Almanac October 2023
October dares you not to look away.
These early days of autumn, deciduous trees edging toward full glory, you wouldn’t dream of it. Brisk mornings enliven your senses. You can nearly taste the crispness through your skin.
As golden light alchemizes a brightly colored skyline, yellow becomes more than yellow; red, sharper and truer; orange, otherworldly so.
The merging of light and leaves mesmerizes you. There is nothing soft about this symphony of color. Nothing subtle. The dance is as stunning as molten gold.
Trees become torches. Foliage laps against cerulean skies like ravenous flames licking silent blue heavens. This amalgam of color transforms your very being. You feel both awestruck and emboldened. Ancient and brand new.
Suddenly, a gust of wind sends a wave of leaves swirling earthward. Another gust follows, releasing howling, coppery flurries.
The wind goes rogue.
Wave after furious wave, the leaves descend with reckless abandon. As starling murmurations flash across a brilliant sky, the fleeting beauty makes you ache.
The paradox is arresting: The season has reached its full potential, and there’s nothing to do but watch it make a raging, riotous exit.
Do not look away, you tell yourself. A shock of crimson shakes from open branches. Do not miss one glorious moment.
October commands your faithful presence. As the trees free themselves of all adornment, you soften to their naked truth. This, too, shall pass.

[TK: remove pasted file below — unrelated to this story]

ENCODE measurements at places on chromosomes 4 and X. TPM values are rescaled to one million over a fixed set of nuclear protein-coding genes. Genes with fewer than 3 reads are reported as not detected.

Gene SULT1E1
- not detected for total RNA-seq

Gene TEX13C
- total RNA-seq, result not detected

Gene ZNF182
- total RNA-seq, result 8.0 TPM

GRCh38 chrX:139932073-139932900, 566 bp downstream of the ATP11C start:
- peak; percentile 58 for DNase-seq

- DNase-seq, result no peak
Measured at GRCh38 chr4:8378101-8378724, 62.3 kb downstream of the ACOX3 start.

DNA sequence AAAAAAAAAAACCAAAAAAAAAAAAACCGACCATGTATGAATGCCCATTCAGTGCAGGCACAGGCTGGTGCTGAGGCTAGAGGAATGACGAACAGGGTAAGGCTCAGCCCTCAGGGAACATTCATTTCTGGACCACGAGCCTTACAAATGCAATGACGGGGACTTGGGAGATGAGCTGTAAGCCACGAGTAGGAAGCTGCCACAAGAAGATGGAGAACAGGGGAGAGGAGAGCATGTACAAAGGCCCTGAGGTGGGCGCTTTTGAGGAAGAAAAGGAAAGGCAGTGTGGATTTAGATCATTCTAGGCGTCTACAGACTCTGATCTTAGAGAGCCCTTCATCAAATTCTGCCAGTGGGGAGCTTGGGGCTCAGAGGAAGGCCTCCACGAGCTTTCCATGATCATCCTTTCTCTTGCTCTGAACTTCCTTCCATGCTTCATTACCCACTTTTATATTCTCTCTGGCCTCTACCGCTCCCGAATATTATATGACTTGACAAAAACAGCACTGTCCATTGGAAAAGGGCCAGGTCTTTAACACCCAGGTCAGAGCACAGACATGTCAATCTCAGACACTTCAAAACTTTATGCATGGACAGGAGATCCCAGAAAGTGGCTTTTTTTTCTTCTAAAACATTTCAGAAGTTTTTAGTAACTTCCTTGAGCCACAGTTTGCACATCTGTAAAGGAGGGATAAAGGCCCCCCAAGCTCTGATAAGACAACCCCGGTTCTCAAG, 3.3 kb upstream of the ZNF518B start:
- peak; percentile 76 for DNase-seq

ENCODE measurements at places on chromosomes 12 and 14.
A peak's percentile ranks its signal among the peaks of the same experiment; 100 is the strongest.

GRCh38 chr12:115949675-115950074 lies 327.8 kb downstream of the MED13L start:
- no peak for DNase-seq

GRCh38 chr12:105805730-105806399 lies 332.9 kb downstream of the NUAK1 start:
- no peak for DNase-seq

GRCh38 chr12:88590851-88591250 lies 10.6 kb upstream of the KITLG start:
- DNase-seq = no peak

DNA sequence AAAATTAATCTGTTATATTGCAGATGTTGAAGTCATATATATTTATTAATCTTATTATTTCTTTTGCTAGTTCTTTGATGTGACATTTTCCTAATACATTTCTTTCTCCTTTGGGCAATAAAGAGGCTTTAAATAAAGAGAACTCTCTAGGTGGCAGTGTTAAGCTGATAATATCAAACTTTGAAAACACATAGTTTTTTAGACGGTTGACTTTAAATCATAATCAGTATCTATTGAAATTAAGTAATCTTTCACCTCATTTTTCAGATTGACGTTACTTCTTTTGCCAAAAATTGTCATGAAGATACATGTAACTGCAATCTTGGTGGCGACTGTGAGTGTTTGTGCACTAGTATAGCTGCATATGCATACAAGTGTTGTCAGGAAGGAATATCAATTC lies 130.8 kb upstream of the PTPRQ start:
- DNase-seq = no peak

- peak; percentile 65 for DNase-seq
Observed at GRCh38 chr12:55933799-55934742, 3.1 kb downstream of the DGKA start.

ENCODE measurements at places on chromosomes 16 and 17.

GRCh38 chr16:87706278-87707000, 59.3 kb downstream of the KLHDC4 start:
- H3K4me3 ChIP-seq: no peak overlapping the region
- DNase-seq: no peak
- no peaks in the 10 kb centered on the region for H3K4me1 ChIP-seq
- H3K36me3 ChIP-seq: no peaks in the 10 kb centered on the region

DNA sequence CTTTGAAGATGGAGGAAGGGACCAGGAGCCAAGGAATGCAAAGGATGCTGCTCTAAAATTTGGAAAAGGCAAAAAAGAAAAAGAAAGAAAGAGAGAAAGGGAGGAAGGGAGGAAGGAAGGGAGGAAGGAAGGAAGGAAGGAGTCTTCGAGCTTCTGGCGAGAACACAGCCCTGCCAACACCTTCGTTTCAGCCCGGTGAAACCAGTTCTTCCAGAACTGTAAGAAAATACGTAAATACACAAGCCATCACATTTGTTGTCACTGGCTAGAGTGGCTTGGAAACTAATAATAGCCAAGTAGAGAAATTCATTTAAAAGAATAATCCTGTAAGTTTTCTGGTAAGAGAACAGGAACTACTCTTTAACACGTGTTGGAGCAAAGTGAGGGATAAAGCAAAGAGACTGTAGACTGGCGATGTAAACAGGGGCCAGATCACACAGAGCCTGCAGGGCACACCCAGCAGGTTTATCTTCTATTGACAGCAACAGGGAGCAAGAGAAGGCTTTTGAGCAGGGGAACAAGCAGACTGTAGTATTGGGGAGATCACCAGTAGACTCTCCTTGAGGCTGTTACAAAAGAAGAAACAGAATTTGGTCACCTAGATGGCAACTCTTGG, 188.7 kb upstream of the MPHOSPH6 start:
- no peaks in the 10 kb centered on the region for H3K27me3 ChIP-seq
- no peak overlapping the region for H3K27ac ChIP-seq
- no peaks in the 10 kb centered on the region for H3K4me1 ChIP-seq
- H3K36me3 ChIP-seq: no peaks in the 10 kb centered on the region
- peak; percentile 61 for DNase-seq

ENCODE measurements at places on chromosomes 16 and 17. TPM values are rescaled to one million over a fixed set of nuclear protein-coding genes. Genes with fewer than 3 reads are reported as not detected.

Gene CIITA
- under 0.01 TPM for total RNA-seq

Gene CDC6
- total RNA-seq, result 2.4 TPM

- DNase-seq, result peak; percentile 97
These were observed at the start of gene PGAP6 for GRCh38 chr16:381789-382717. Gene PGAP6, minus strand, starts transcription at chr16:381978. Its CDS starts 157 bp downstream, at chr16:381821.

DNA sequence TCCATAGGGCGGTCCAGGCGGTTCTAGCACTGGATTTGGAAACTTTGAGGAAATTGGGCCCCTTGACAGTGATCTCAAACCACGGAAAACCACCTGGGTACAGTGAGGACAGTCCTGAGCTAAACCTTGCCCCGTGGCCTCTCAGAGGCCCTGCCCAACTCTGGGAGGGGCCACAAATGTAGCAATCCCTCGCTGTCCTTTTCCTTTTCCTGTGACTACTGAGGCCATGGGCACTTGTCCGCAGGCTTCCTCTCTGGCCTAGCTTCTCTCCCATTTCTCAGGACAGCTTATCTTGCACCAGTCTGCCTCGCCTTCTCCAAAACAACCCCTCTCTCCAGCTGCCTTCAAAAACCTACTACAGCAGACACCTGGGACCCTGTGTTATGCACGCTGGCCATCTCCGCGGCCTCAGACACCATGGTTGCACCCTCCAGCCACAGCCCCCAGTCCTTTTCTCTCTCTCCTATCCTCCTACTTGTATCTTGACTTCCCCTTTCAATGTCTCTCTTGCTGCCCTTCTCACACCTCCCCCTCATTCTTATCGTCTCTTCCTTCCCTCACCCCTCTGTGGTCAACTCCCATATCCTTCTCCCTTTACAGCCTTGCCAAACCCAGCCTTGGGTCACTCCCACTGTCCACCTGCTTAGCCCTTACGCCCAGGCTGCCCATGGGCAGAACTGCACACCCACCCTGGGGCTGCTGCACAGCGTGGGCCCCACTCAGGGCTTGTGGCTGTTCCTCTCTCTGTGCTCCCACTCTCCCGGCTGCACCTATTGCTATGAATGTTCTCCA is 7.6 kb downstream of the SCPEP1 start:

Hold tenderly this precious knowing — this visceral aliveness — and, in the next breath, let it go.
There is a far sweet song in autumn
That catches at my throat,
I hear it in each falling leaf
And in each wild bird’s note . . .
— George Elliston, “Mine Own” (1927)
Birds of Autumn
Yellow-bellied sapsuckers arrive; ruby-throated hummingbirds depart for warmer climes. Birds come and birds go.
This month, as nature dazzles us with her warm and glorious hues, keep watch for white-throated sparrows, pine siskins and yellow-rumped warblers — winter residents whose songs are as distinctive as their field marks.
Oh, Sweet Canada, Canada, sparrows whistle.
Warblers perform their soft, slow trills.
Pine siskins stun us with their harsh and wheezy zreeeeeeet.
Winter is nigh, the birds seem to say.
In other words: Enjoy the show.
Flower of the Dead
Nothing says autumn like a field of fiery marigolds. Or a tidy garland of them.
Although October’s vibrant birth flower has long been associated with grief and loss, its uses have been — and continue to be — vast. Because their sunny orange and yellow hues are believed to dispel negativity — and to help guide wandering spirits to altars for the dead — marigold garlands are commonly used in religious ceremonies in Asia, Latin America and Mexico.
They’re also a choice natural dye, companion plant and, depending on the variety, edible flower. Bust out a batch of marigold-and-saffron shortbread this season and see if you ever crave pumpkin spice again. PS